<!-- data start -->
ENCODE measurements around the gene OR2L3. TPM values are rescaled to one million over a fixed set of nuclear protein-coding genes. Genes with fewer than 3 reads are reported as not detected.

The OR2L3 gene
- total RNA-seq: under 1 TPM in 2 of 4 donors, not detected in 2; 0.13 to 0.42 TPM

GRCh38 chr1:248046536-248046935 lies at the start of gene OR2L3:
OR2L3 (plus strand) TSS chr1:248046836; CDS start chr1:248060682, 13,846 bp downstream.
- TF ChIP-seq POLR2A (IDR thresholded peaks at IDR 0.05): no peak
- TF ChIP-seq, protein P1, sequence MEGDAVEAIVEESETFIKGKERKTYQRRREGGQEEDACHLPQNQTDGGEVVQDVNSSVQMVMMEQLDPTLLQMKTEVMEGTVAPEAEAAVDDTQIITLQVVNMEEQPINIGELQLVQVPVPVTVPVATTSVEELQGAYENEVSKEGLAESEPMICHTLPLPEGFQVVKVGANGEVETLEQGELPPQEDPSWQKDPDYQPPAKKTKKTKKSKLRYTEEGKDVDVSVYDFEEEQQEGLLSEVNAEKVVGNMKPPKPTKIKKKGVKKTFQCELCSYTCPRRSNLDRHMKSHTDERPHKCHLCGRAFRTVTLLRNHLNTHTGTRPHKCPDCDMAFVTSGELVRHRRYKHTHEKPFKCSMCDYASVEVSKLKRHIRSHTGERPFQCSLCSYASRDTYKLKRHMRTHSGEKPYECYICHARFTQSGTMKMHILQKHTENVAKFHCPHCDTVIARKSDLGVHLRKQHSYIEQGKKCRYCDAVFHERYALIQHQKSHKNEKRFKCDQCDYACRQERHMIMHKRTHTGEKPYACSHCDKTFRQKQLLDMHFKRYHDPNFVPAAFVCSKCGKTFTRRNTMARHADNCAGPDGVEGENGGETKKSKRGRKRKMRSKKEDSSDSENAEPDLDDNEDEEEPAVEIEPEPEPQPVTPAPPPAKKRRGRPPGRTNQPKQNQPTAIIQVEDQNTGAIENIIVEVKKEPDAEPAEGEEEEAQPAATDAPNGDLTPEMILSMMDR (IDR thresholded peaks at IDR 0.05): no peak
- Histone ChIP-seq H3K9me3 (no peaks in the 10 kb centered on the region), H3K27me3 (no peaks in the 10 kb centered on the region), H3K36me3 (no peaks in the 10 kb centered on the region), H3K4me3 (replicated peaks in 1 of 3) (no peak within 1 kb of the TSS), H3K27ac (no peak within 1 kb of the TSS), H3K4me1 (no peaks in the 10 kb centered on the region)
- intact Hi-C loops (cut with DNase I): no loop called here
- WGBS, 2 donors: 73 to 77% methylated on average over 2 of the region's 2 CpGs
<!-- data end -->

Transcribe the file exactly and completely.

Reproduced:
ENCODE measurements around the gene OR2L3. TPM values are rescaled to one million over a fixed set of nuclear protein-coding genes. Genes with fewer than 3 reads are reported as not detected.

The OR2L3 gene
- total RNA-seq: under 1 TPM in 2 of 4 donors, not detected in 2; 0.13 to 0.42 TPM

GRCh38 chr1:248046536-248046935 lies at the start of gene OR2L3:
OR2L3 (plus strand) TSS chr1:248046836; CDS start chr1:248060682, 13,846 bp downstream.
- TF ChIP-seq POLR2A (IDR thresholded peaks at IDR 0.05): no peak
- TF ChIP-seq, protein P1, sequence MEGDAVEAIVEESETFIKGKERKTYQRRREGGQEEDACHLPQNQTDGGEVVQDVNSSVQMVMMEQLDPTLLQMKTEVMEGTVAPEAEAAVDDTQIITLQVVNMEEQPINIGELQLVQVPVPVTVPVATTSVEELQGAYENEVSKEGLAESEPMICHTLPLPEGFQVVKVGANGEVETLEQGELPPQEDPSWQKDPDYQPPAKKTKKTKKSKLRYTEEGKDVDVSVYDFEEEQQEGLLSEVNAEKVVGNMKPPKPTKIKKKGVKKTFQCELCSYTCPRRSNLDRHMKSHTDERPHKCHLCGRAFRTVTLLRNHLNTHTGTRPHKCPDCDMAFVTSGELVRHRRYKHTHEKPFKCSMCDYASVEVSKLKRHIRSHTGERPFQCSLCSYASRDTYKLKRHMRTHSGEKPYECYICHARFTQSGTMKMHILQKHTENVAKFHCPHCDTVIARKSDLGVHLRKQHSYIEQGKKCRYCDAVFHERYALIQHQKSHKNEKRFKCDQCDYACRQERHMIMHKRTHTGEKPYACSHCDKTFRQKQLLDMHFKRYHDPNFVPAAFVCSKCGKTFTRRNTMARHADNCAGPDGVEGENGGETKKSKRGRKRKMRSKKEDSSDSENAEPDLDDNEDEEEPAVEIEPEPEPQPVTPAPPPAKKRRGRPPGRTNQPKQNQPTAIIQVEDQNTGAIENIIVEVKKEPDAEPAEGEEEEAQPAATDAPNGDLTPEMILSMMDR (IDR thresholded peaks at IDR 0.05): no peak
- Histone ChIP-seq H3K9me3 (no peaks in the 10 kb centered on the region), H3K27me3 (no peaks in the 10 kb centered on the region), H3K36me3 (no peaks in the 10 kb centered on the region), H3K4me3 (replicated peaks in 1 of 3) (no peak within 1 kb of the TSS), H3K27ac (no peak within 1 kb of the TSS), H3K4me1 (no peaks in the 10 kb centered on the region)
- intact Hi-C loops (cut with DNase I): no loop called here
- WGBS, 2 donors: 73 to 77% methylated on average over 2 of the region's 2 CpGs